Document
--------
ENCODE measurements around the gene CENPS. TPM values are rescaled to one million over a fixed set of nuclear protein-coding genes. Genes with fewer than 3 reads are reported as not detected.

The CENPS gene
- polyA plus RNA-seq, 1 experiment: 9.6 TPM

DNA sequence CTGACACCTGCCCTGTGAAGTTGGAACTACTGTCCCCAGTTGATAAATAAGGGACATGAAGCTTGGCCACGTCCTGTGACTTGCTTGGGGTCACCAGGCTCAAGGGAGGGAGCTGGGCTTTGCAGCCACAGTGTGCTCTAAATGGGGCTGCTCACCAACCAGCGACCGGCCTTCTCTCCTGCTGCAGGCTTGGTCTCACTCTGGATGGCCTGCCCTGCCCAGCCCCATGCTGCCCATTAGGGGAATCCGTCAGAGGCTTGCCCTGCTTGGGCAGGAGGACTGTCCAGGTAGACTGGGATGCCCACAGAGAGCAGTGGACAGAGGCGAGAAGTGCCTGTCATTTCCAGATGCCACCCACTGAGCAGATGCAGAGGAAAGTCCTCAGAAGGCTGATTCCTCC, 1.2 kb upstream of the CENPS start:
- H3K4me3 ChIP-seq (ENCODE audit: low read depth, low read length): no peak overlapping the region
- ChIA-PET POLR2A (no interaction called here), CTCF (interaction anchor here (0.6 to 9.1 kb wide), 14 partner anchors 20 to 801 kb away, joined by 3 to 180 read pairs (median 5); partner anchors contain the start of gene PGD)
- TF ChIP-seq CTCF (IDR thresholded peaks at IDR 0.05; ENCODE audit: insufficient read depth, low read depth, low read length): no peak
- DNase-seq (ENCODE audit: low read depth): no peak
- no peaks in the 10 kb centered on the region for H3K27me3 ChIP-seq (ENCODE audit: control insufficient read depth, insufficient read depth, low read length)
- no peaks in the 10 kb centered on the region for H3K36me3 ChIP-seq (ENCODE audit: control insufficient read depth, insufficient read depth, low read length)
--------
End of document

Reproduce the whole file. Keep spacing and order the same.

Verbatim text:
ENCODE measurements around the gene CENPS. TPM values are rescaled to one million over a fixed set of nuclear protein-coding genes. Genes with fewer than 3 reads are reported as not detected.

The CENPS gene
- polyA plus RNA-seq, 1 experiment: 9.6 TPM

DNA sequence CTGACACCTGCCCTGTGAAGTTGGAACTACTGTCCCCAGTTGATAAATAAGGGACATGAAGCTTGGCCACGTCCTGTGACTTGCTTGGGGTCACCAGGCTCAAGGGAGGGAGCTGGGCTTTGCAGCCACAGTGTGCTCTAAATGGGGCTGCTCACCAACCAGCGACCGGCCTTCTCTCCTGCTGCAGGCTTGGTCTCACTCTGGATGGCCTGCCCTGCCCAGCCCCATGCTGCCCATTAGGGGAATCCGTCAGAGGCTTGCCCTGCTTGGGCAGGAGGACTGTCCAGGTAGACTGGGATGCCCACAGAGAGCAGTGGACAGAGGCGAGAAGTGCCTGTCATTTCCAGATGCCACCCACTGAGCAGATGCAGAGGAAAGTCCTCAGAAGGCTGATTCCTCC, 1.2 kb upstream of the CENPS start:
- H3K4me3 ChIP-seq (ENCODE audit: low read depth, low read length): no peak overlapping the region
- ChIA-PET POLR2A (no interaction called here), CTCF (interaction anchor here (0.6 to 9.1 kb wide), 14 partner anchors 20 to 801 kb away, joined by 3 to 180 read pairs (median 5); partner anchors contain the start of gene PGD)
- TF ChIP-seq CTCF (IDR thresholded peaks at IDR 0.05; ENCODE audit: insufficient read depth, low read depth, low read length): no peak
- DNase-seq (ENCODE audit: low read depth): no peak
- no peaks in the 10 kb centered on the region for H3K27me3 ChIP-seq (ENCODE audit: control insufficient read depth, insufficient read depth, low read length)
- no peaks in the 10 kb centered on the region for H3K36me3 ChIP-seq (ENCODE audit: control insufficient read depth, insufficient read depth, low read length)